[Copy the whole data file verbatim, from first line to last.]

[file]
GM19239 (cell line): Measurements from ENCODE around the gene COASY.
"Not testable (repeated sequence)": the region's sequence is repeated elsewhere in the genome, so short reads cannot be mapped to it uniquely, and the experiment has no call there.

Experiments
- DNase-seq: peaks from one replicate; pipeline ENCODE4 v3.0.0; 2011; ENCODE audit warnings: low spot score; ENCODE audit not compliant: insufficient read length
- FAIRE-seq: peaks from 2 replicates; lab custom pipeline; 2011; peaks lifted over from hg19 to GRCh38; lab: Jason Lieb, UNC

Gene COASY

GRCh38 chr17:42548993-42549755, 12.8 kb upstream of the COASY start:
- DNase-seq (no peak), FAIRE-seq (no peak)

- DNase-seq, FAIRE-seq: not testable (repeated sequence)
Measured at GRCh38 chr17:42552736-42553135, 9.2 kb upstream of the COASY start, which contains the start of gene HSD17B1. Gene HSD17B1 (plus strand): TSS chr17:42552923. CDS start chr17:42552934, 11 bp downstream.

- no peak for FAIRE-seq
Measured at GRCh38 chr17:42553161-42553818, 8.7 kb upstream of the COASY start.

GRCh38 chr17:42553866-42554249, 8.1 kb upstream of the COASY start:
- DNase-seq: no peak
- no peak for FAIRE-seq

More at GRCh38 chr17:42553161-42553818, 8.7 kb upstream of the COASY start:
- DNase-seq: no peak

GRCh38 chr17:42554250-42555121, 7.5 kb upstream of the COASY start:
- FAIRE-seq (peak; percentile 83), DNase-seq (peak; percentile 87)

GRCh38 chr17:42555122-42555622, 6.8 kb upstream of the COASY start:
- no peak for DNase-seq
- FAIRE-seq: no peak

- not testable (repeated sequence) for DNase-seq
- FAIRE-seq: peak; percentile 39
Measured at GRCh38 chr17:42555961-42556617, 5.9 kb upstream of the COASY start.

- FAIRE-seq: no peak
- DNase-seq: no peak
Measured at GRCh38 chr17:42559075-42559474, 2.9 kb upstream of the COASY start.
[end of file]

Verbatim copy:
GM19239 (cell line): Measurements from ENCODE around the gene COASY.
"Not testable (repeated sequence)": the region's sequence is repeated elsewhere in the genome, so short reads cannot be mapped to it uniquely, and the experiment has no call there.

Experiments
- DNase-seq: peaks from one replicate; pipeline ENCODE4 v3.0.0; 2011; ENCODE audit warnings: low spot score; ENCODE audit not compliant: insufficient read length
- FAIRE-seq: peaks from 2 replicates; lab custom pipeline; 2011; peaks lifted over from hg19 to GRCh38; lab: Jason Lieb, UNC

Gene COASY

GRCh38 chr17:42548993-42549755, 12.8 kb upstream of the COASY start:
- DNase-seq (no peak), FAIRE-seq (no peak)

- DNase-seq, FAIRE-seq: not testable (repeated sequence)
Measured at GRCh38 chr17:42552736-42553135, 9.2 kb upstream of the COASY start, which contains the start of gene HSD17B1. Gene HSD17B1 (plus strand): TSS chr17:42552923. CDS start chr17:42552934, 11 bp downstream.

- no peak for FAIRE-seq
Measured at GRCh38 chr17:42553161-42553818, 8.7 kb upstream of the COASY start.

GRCh38 chr17:42553866-42554249, 8.1 kb upstream of the COASY start:
- DNase-seq: no peak
- no peak for FAIRE-seq

More at GRCh38 chr17:42553161-42553818, 8.7 kb upstream of the COASY start:
- DNase-seq: no peak

GRCh38 chr17:42554250-42555121, 7.5 kb upstream of the COASY start:
- FAIRE-seq (peak; percentile 83), DNase-seq (peak; percentile 87)

GRCh38 chr17:42555122-42555622, 6.8 kb upstream of the COASY start:
- no peak for DNase-seq
- FAIRE-seq: no peak

- not testable (repeated sequence) for DNase-seq
- FAIRE-seq: peak; percentile 39
Measured at GRCh38 chr17:42555961-42556617, 5.9 kb upstream of the COASY start.

- FAIRE-seq: no peak
- DNase-seq: no peak
Measured at GRCh38 chr17:42559075-42559474, 2.9 kb upstream of the COASY start.